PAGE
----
To date, neither A Hard Question nor Out of Order #2 have been solved. Be the first to submit the correct answer!

Thursday, 18 May 2017

photographic highlights 2016–17

I shall be heading off to the UK for the summer this coming weekend, and as is my habit, I’ve compiled a collection of my favourite photos from the past seven months. However, also as usual, the collection doesn’t include any of the photos that I’ve used to illustrate other blog posts. Almost all these images were taken while I’ve been out on my bike, and many were taken in locations that are close to one another, but I’ve chosen to post them here in chronological order because that provides a far better insight into what I’ve been up to during the winter.

I like to photograph the fruiting bodies of fungi, and the first photo is, I think, the best that I’ve managed this time. I’m not sure precisely where it was taken, but it is likely to have been within walking distance of my home.


I’ve included the next photo because I like the perspective effect combined with the reflections on the river, which is a tributary of the Shing Mun River in Shatin. The cycle track on the left is part of an extensive network, while the building in the distance with the maroon roof is Shatin’s floating restaurant. Paula and I used to be regular patrons when we lived in the area between 2005 and 2008, but I hadn’t eaten there for several years until I visited last Easter with an Australian friend. The dim sum is still pretty good, but when we went for yam char to our local restaurant, Sun Ming Yuen, the following day, Bernie agreed with me that our local tea house is much better!


The next photo was taken less than 40 minutes after the previous one and shows the track of a cruise missile that has raced across the sky and exploded behind the oil terminal in the bottom right of the picture. Cough! Cough!


The next photo was also taken in the Shatin area and shows a mosaic on the wall of St. Rose of Lima’s College. The mosaic itself is interesting but not especially memorable, but I did appreciate the fact that the elderly Chinese gentleman in the photo noticed what I was doing and waited politely for me to finish. I didn’t notice him at the time.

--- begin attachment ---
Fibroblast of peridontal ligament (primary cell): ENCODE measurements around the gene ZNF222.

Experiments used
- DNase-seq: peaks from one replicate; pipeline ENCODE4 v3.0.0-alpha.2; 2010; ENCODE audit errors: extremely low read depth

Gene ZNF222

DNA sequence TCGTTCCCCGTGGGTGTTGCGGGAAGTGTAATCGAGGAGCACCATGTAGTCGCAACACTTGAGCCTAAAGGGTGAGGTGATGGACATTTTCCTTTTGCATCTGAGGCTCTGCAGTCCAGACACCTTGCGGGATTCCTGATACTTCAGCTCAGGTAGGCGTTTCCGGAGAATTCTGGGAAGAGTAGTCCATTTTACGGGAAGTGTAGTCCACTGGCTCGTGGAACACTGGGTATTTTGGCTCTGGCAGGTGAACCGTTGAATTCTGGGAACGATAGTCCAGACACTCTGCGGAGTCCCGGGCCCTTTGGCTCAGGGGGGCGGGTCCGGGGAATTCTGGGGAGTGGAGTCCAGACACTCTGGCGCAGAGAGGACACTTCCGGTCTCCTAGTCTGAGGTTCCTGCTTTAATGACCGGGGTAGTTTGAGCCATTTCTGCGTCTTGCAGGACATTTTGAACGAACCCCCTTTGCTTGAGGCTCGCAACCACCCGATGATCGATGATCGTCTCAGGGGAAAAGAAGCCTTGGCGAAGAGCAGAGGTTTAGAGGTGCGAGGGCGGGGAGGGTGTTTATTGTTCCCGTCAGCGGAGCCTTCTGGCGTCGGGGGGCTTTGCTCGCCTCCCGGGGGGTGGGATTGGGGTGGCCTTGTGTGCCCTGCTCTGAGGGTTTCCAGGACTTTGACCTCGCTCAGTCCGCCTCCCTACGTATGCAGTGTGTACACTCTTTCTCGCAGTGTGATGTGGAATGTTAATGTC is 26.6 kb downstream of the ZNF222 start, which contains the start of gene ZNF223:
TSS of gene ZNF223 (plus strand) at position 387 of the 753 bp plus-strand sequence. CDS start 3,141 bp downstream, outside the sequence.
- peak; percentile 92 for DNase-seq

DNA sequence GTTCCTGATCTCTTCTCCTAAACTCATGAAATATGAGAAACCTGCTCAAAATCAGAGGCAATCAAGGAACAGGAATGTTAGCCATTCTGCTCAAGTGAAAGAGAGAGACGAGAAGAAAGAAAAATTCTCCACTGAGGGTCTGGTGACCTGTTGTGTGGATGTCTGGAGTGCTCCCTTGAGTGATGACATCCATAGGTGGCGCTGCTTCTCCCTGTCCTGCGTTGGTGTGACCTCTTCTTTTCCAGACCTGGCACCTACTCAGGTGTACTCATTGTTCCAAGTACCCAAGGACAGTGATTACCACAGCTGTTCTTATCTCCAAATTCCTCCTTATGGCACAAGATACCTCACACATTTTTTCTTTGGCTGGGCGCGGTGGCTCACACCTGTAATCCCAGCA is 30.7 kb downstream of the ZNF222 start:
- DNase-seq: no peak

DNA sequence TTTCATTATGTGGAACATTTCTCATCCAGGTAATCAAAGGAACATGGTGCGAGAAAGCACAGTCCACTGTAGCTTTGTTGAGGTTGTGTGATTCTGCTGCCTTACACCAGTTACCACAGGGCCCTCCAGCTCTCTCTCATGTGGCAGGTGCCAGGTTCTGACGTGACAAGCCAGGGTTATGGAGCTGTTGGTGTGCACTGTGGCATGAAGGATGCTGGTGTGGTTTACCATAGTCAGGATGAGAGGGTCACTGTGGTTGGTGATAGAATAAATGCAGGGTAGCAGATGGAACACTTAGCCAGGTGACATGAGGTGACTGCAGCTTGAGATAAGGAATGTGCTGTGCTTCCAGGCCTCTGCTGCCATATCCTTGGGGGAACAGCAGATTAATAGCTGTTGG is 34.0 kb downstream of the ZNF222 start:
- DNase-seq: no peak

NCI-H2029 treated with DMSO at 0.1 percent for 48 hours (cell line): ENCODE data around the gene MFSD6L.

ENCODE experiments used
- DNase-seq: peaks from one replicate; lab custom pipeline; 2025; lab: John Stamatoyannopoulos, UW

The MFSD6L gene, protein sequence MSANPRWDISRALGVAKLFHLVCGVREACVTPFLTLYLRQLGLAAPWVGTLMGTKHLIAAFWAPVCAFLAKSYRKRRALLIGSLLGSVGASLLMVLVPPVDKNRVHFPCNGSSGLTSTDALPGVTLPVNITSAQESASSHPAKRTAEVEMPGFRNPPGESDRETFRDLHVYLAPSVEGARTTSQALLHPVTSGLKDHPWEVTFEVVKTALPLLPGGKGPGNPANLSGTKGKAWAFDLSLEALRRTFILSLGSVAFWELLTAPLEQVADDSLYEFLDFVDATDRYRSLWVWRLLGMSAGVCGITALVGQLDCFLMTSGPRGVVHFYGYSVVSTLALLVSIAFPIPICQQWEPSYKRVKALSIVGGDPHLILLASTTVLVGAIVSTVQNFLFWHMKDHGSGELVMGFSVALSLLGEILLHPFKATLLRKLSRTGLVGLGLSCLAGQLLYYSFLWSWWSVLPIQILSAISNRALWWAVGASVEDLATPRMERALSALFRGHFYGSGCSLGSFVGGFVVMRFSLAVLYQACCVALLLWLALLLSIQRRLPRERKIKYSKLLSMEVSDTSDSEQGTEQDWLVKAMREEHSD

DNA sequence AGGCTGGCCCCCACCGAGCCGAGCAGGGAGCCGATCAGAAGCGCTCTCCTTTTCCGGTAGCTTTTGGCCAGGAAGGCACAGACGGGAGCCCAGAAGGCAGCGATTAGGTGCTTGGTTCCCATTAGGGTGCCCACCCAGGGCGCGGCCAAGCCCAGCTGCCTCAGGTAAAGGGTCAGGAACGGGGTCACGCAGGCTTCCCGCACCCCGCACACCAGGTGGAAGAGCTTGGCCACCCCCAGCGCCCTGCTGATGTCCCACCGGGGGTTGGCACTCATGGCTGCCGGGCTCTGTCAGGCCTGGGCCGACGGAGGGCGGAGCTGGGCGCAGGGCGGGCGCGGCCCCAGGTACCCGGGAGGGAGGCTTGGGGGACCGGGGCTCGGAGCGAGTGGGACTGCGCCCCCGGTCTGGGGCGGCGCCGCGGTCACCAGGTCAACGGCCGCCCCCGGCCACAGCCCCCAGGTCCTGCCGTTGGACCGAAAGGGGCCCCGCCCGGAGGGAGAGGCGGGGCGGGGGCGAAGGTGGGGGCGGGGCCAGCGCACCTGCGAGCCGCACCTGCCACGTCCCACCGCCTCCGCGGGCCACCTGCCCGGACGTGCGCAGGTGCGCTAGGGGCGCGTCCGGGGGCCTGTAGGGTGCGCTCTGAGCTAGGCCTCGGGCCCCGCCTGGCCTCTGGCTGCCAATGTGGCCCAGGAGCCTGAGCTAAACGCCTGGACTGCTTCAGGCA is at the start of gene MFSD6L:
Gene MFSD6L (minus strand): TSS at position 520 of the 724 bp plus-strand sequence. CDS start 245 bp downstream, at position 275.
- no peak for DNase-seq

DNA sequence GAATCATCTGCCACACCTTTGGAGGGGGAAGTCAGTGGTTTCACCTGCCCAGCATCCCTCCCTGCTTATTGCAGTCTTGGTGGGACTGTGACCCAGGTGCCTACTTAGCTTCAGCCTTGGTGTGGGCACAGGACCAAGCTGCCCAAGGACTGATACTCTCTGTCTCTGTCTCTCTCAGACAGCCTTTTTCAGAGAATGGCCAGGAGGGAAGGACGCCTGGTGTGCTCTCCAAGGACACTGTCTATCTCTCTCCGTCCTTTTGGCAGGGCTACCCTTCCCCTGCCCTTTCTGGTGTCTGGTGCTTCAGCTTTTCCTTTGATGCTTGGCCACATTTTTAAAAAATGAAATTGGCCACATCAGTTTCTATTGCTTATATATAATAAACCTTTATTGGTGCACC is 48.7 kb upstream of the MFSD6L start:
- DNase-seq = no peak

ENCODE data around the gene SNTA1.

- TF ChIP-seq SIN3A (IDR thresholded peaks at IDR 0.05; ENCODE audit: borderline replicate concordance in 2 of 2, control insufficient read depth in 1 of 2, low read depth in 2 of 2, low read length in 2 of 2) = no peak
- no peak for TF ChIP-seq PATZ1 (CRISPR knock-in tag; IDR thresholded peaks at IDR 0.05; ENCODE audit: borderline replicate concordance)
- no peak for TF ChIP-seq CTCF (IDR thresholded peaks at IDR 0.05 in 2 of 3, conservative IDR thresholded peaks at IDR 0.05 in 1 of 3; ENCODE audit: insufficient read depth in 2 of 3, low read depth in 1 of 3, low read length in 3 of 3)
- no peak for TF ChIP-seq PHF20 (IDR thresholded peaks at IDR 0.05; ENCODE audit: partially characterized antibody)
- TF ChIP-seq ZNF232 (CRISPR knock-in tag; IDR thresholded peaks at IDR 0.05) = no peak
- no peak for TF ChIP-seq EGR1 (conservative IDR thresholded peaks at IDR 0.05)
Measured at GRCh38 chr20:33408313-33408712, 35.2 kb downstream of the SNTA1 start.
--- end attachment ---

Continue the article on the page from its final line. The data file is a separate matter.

An elderly Chinese gentleman appears in the next photo too. I’d stopped to photograph the juxtaposition between the primitive white huts reflected in the fish pond and the high-rise buildings in Shenzhen behind. Once again, I didn’t realize his presence as I took the photo, but he succeeded in changing a fairly ordinary photo into rather a good one. I won’t point out that he is cycling the wrong way down a one-way road, because I do exactly the same here—the alternative is dangerous for cyclists, and there is almost no traffic here anyway.


I don’t think many people will spot what the next image is unless I admit to rotating the original 90 degrees anti-clockwise. It is in fact a picture of a section of cycling overpass in the Shatin area with very strong shadows thrown across it. I’ve included it here for its abstract qualities.


I’ve included only one piece of actualit√© in this collection. Last summer, a wonderful tree, around 20 metres in height, next to the road near my house appears to have been deliberately poisoned. In the autumn, a cherry-picker was used to cut back the dead wood to leave the stump you see in the next photo. The two men in the photo, which I took from my roof, are trying to cut down the rest using—you’ll never guess—electric drills!